Thursday, May 04, 2006

 

Three Years After

Greyhawk at Mudville Gazette notes the coordination of a media campaign to use President Bush’s “Mission Accomplished” speech (despite that said speech said much the opposite, that there would be a lot of hard work ahead) as a contrast for the obvious “where we find ourselves today” report.

Greyhawk excerpts from a report by David Broder in The Washington Post:

On Monday, to mark the third anniversary of President Bush's appearance on the USS Lincoln to announce that "major combat operations in Iraq have ended," Senate Democratic leader Harry Reid of Nevada issued a news release in which Bush's text was set in contrast to barbed reminders of everything that has gone wrong in Iraq since that boast.

Amazing how congruent are the press releases from major Democratic Party operatives and the reporting of cooperative mainstream media outlets. Broder whitewashes his reformulated press release with Senator Joe Biden’s fanciful “let’s do nation-building lite” proposal on a loose Federation of autonomous Sunni, Shia, and Kurdish Iraqs (three Iraqs at the same price!), and closes with a smarmy, “At a time when most people see nothing but hopeless discord in Iraq, it is healthy to have someone offering alternatives that could produce progress.”

Greyhawk also notes the lock-step in media portrayals on the “Three Years After ‘Mission Accomplished’” theme. (You can almost hear the “hurrumph” when you read the articles.) He also excerpts from Lawrence Korb and Brian Katulis in The Boston Globe. Here, the Globe’s reporters go the Post one step better, and add this provocative and completely un-provable assertion:

The oil-rich Gulf region has become less stable, contributing to a run-up in gas prices at home and an increase in terrorist attacks around the world.

Greyhawk suggests that googling "mission accomplished" will yield many similar examples of this kind of reporting and commentary. In contrast to the media presumptions of what President Bush’s speech actually conveyed that day three years ago, Greyhawk reminds those who would listen what the President actually did say. He told us it would not be easy, nor quick. That there was much hard work to be done. As Greyhawk quotes, he also said the following that day:

"The war on terror is not over, yet it is not endless. We do not know the day of final victory, but we have seen the turning of the tide. No act of the terrorists will change our purpose, or weaken our resolve, or alter their fate. Their cause is lost. Free nations will press on to victory."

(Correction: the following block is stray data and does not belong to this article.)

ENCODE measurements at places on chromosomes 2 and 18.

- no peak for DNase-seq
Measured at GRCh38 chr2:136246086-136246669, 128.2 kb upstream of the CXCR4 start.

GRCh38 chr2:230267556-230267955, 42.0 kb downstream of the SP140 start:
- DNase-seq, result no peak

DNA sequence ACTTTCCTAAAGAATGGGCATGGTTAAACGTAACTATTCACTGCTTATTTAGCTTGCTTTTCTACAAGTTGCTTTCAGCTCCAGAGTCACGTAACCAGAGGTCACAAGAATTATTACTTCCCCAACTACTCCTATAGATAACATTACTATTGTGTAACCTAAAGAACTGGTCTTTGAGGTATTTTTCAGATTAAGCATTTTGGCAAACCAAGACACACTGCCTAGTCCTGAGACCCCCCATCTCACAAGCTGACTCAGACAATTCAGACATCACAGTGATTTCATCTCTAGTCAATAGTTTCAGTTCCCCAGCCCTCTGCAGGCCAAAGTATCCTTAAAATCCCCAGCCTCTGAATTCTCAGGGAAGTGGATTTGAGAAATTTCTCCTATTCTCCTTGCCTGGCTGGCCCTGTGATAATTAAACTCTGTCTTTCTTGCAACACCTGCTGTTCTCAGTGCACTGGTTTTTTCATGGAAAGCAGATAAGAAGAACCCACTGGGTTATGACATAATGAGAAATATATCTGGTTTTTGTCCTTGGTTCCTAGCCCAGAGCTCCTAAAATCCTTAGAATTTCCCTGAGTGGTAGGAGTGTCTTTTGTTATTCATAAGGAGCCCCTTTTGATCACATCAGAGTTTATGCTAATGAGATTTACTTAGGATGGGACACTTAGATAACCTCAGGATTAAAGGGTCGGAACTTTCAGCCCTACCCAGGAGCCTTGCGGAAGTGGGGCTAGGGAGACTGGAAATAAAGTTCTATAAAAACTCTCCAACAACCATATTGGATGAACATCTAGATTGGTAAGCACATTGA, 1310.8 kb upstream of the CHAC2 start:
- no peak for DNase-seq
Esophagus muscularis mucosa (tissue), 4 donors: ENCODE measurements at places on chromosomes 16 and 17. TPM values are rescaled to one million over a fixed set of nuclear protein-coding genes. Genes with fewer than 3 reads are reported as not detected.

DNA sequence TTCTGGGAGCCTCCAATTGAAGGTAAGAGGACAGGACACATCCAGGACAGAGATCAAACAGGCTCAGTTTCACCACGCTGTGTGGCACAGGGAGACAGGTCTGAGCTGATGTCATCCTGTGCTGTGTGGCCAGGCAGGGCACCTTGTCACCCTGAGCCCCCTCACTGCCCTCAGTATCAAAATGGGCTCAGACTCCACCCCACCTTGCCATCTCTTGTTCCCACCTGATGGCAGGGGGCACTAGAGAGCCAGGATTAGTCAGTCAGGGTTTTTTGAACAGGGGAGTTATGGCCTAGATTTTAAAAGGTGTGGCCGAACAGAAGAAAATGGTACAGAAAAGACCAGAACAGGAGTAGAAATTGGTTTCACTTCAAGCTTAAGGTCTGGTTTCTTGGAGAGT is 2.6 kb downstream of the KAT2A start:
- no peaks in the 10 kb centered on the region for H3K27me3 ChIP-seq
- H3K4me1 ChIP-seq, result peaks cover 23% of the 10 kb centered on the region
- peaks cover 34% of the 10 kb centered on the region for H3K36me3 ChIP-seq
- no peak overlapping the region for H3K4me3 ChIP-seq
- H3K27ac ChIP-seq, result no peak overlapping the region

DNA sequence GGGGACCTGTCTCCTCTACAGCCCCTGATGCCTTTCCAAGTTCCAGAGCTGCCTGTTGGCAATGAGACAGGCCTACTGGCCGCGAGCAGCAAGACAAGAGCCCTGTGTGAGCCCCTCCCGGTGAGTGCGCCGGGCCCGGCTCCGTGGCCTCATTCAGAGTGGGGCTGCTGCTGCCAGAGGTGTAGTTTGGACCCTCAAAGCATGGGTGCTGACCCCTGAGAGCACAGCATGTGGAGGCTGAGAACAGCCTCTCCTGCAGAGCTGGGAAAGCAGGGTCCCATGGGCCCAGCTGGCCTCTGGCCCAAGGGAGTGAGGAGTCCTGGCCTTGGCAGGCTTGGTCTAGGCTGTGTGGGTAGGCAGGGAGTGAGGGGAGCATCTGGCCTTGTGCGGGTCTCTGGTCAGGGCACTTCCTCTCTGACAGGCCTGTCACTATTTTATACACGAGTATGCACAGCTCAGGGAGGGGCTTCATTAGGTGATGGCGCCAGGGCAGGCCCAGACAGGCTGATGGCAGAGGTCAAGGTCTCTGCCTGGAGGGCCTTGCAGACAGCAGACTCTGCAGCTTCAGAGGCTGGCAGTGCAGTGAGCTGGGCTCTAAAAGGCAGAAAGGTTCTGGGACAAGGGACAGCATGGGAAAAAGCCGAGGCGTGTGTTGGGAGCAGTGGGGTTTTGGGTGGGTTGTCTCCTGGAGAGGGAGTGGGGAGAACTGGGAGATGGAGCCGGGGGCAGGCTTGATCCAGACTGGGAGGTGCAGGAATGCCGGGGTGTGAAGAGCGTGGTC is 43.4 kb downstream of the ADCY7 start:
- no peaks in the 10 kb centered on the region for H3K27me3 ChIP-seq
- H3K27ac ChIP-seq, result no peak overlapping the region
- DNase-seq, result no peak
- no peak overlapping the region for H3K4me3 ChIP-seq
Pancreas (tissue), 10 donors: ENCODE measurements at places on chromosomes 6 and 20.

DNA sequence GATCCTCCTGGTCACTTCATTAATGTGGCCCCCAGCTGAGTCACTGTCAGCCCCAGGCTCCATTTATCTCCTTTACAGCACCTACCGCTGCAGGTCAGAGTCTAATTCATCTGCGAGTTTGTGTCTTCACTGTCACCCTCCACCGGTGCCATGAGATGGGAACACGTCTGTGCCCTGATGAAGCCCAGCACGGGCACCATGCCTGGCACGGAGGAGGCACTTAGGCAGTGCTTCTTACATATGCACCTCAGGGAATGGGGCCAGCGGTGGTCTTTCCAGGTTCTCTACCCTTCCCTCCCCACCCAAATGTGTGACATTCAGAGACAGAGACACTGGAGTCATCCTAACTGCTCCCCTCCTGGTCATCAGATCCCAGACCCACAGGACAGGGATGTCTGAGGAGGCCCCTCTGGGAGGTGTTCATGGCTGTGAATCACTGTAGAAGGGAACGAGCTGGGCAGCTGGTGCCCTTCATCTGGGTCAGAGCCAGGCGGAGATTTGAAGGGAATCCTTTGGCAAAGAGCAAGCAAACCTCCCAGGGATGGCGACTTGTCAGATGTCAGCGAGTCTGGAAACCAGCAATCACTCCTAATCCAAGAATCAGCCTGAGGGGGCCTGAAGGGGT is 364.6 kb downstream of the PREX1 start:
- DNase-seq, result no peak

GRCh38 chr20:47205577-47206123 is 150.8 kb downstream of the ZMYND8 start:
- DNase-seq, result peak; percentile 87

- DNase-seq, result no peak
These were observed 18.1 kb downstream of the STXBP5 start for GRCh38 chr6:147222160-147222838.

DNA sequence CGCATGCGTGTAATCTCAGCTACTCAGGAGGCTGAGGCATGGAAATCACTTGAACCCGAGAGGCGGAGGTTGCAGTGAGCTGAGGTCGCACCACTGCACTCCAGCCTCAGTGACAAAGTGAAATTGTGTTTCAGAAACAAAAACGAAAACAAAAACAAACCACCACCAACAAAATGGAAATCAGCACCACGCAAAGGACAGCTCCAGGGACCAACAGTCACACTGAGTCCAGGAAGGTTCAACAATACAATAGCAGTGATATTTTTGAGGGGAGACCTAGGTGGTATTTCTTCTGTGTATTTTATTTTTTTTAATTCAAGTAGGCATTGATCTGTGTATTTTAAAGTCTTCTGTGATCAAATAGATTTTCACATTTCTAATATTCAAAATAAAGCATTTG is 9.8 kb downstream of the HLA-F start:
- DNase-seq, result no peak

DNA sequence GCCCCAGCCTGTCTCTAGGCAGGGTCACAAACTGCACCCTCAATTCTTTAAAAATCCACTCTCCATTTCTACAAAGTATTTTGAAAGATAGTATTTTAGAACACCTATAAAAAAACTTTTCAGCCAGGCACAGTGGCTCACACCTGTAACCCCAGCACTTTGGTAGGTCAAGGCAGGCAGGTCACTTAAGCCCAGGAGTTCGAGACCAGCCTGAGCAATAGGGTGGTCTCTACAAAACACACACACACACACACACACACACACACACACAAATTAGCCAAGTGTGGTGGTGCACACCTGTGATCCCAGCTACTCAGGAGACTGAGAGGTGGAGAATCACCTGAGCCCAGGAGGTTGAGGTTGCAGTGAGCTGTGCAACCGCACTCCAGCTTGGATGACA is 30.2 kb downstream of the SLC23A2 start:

And Greyhawk suggests, “You can decide for yourself whether your resolve has weakened - or if you ever had any to start with.”

These publicity stunts and press reports are part of a coordinated effort, as I know my readers and Mudville Readers are well aware.

General McCaffrey's assessment of his recent trip is being carefully parsed, with the only significant bits warranting media attention being how much longer, how much more, ignoring all of his (mostly favorable) comments.

Greyhawk mentioned the great disparity between what Bush actually said and the version continuously sustained by liberal and media mythology. This is the same orthodoxy of "fake but accurate" that sustains the same untruths about the President's 2003 State of the Union address and his "16 words."

I have a post due today, if I get to it, about the mental contortions and self-delusions that are required to maintain this liberal, left-leaning, immune to truth or reason point of view, where only the other side distorts or misleads or misremembers.

If ever pinned to the wall with their errors of fact and recollection or downright deceit, they turn to a defense of semantics, or that their critics are arguing about what the meaning of "is" is.

They'll flitter to the next Bush- or war-bashing meme, and on about the business at hand: gaining a political advantage without having to do any heavy lifting coming up with actual ideas or workable policies.




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